Ozarkers think of themselves as the real people, the salt of the earth, practical, not putting on airs, skeptical but tolerant, willing to help those in need. Our first impulse in meeting someone new is to figure out whether that person is from around here. My guess is that these characteristics are a universal part of human nature in which the question “friend or foe?” is the first issue at the first encounter.
If our first impulse is to stand our own ground, why should we be interested or concerned about what happens in one of the many countries of Central America, especially one as poor as Honduras, whose military just removed the president and sent him into exile in Costa Rica?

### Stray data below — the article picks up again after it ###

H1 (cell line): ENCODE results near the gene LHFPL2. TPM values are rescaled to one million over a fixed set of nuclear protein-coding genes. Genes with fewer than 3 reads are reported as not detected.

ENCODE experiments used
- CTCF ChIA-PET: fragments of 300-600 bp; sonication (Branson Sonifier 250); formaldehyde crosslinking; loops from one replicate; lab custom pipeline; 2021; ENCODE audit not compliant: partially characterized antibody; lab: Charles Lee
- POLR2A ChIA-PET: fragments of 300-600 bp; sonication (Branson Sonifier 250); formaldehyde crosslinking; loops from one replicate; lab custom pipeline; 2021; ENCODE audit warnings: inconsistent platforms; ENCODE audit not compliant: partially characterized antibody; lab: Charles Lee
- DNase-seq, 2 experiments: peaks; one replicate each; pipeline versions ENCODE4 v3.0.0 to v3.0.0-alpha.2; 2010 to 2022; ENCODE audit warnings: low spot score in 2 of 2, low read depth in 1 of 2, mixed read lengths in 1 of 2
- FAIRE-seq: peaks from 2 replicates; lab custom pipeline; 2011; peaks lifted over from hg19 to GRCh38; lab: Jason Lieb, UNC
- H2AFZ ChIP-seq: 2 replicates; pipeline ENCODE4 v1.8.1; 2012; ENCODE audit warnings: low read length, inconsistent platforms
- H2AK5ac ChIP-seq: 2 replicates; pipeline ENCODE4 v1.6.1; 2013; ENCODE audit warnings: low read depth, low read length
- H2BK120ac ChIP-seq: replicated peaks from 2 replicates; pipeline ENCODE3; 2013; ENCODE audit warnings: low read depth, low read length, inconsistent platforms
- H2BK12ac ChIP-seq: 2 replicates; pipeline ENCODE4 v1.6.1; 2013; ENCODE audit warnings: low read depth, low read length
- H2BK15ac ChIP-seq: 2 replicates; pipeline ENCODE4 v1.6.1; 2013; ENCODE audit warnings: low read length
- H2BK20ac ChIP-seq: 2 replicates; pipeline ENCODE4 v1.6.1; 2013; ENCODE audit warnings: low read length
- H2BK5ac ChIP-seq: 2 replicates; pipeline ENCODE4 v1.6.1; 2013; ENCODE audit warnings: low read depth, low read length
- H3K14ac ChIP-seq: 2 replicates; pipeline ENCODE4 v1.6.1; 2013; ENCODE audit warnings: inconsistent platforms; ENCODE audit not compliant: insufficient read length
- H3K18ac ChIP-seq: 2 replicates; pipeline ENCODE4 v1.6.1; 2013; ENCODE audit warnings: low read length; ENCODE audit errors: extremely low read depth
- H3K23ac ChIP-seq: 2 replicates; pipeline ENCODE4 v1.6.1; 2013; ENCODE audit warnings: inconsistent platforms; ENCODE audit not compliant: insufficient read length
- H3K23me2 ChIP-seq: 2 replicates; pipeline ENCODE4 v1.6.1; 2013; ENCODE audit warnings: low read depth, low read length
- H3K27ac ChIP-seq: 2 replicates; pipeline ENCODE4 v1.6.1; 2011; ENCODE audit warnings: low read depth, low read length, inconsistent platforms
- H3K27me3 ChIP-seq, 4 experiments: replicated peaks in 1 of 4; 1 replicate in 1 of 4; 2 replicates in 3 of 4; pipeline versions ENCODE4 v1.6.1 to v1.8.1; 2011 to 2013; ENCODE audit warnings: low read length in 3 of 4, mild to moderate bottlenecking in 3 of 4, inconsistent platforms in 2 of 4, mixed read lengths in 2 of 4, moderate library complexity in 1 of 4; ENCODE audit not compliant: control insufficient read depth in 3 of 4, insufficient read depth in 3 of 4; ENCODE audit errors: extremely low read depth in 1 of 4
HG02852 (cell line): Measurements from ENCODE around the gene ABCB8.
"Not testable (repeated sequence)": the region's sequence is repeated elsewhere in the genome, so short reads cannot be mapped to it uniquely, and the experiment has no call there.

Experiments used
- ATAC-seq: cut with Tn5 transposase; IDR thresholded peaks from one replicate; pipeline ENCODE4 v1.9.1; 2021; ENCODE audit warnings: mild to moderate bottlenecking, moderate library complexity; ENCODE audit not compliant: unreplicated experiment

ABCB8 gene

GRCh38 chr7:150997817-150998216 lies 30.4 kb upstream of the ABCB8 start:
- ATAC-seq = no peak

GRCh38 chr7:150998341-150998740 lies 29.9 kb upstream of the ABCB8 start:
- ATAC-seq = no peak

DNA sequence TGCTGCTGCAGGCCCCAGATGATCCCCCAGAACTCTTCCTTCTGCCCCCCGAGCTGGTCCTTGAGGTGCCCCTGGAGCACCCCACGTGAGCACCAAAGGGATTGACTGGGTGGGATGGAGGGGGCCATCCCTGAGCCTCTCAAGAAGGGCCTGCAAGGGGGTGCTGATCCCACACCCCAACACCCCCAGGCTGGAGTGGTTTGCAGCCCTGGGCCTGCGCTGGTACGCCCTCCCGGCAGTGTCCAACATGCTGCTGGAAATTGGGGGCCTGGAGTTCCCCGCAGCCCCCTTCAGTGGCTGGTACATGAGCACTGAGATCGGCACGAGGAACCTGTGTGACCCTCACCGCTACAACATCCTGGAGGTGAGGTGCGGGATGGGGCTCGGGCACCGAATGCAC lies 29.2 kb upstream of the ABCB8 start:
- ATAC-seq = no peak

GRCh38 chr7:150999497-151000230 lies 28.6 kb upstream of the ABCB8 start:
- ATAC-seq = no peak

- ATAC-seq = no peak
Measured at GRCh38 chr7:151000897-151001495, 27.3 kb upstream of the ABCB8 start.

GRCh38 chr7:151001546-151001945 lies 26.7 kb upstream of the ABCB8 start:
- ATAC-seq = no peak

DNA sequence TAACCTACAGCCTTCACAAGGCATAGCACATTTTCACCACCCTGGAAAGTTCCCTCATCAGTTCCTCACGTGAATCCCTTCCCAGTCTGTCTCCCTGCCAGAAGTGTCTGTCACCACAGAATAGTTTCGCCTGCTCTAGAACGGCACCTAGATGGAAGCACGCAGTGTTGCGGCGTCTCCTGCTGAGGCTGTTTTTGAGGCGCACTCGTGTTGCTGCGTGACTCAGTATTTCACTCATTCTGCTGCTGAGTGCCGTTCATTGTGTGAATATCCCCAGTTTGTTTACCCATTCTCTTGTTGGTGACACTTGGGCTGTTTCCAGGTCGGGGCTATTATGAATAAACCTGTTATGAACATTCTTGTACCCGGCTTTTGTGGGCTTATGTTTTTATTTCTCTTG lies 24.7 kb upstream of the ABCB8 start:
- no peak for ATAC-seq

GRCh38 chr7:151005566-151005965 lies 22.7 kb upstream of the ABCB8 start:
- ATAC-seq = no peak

Honduras has been an independent republic for as long as Missouri has been a state (since 1821). Honduras is about the size of Tennessee, with a long northern coastline on the Caribbean and a small Pacific coast on the Gulf of Fonseca in the south. The population of Honduras is just under 8 million (like Missouri, Iowa and Arkansas combined), with a per capita annual income of about $4,400 (compared to around $20,000 in the Ozarks).
I don’t have a good feel for Honduran politics, so I’ll let Max Carranza tell his version (shortened by me) of recent events: Read the rest of this entry